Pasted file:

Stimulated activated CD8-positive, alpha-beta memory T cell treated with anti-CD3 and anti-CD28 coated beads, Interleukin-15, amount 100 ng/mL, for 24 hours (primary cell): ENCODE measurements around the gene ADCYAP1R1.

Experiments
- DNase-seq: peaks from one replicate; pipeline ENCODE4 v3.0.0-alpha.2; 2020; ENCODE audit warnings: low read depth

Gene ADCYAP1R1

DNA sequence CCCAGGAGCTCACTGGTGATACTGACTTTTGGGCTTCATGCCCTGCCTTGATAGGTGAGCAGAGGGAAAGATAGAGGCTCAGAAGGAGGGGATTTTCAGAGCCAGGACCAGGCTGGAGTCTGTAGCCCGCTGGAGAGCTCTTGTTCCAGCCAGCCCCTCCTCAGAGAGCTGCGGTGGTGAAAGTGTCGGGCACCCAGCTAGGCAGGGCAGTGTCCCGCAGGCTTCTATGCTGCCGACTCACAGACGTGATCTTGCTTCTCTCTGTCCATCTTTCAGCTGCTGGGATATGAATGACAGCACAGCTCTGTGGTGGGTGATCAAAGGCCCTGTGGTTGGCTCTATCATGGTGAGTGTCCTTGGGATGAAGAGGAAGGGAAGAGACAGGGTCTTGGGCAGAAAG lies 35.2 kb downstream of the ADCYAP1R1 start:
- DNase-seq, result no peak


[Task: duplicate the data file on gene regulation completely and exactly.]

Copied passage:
Stimulated activated CD8-positive, alpha-beta memory T cell treated with anti-CD3 and anti-CD28 coated beads, Interleukin-15, amount 100 ng/mL, for 24 hours (primary cell): ENCODE measurements around the gene ADCYAP1R1.

Experiments
- DNase-seq: peaks from one replicate; pipeline ENCODE4 v3.0.0-alpha.2; 2020; ENCODE audit warnings: low read depth

Gene ADCYAP1R1

DNA sequence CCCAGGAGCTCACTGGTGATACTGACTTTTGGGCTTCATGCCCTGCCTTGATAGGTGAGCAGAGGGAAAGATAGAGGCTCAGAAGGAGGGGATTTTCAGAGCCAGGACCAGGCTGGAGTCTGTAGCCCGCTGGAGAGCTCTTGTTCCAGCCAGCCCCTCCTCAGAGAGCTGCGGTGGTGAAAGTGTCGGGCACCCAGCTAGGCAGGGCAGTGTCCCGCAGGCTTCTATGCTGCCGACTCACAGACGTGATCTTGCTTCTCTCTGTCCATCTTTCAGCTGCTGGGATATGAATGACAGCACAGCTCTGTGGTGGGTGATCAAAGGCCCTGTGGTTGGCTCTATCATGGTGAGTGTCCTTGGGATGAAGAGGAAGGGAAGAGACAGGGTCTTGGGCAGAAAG lies 35.2 kb downstream of the ADCYAP1R1 start:
- DNase-seq, result no peak